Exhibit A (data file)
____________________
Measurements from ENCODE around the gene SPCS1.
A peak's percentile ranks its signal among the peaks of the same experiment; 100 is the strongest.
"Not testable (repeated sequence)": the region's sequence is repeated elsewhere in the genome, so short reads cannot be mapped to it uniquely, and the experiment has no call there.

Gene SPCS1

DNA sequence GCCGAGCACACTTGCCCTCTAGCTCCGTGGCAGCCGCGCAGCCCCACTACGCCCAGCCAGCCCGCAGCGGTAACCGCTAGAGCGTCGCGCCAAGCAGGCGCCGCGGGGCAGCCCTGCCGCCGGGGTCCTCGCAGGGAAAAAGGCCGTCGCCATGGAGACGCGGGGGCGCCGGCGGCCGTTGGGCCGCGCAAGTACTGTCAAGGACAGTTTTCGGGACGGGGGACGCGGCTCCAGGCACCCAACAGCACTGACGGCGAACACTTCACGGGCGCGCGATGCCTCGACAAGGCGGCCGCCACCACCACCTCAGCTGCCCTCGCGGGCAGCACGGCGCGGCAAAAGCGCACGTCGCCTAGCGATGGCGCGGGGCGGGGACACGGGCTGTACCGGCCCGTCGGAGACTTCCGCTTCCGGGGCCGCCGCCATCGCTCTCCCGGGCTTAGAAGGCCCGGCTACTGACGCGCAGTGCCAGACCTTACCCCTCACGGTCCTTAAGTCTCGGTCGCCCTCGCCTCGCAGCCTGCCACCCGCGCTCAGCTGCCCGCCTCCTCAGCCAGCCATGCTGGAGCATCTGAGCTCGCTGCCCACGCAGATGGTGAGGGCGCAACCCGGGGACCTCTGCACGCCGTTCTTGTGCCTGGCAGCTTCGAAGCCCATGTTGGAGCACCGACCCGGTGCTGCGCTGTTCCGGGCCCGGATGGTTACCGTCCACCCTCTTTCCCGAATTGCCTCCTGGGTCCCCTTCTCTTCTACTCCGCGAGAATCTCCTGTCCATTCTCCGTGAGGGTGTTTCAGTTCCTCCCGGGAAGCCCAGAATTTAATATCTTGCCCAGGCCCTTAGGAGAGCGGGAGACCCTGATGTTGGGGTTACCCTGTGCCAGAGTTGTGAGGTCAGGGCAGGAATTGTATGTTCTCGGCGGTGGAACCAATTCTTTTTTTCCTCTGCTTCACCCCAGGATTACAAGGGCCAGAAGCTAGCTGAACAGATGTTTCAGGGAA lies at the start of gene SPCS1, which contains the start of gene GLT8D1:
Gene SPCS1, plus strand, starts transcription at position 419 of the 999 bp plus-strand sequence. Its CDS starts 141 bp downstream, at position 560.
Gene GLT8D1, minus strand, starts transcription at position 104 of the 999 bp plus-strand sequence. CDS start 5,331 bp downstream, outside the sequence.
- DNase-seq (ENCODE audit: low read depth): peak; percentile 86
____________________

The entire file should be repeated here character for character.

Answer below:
Measurements from ENCODE around the gene SPCS1.
A peak's percentile ranks its signal among the peaks of the same experiment; 100 is the strongest.
"Not testable (repeated sequence)": the region's sequence is repeated elsewhere in the genome, so short reads cannot be mapped to it uniquely, and the experiment has no call there.

Gene SPCS1

DNA sequence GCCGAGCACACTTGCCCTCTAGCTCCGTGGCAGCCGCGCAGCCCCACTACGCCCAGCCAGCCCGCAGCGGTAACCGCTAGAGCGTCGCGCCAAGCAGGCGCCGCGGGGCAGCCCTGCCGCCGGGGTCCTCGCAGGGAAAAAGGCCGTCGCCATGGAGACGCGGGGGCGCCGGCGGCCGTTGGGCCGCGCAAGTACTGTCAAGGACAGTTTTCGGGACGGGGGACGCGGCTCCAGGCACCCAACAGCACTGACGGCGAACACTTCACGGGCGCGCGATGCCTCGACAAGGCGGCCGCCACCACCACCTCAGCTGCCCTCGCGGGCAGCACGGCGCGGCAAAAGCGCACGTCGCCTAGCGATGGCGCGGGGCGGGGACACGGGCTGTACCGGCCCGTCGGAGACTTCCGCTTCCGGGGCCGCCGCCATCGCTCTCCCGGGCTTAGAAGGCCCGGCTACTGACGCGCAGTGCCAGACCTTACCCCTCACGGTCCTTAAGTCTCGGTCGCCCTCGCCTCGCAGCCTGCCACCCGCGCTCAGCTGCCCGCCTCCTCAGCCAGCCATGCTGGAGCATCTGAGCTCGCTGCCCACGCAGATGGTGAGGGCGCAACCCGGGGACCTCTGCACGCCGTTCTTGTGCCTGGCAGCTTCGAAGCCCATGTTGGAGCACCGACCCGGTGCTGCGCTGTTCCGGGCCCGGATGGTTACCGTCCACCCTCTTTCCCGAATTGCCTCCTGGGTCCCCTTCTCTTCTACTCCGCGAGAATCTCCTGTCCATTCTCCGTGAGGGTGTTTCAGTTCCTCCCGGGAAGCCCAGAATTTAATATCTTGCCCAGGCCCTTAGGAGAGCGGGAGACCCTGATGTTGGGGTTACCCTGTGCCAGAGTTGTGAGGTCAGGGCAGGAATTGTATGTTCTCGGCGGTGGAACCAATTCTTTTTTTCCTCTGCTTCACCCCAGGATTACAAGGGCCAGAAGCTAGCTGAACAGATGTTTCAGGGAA lies at the start of gene SPCS1, which contains the start of gene GLT8D1:
Gene SPCS1, plus strand, starts transcription at position 419 of the 999 bp plus-strand sequence. Its CDS starts 141 bp downstream, at position 560.
Gene GLT8D1, minus strand, starts transcription at position 104 of the 999 bp plus-strand sequence. CDS start 5,331 bp downstream, outside the sequence.
- DNase-seq (ENCODE audit: low read depth): peak; percentile 86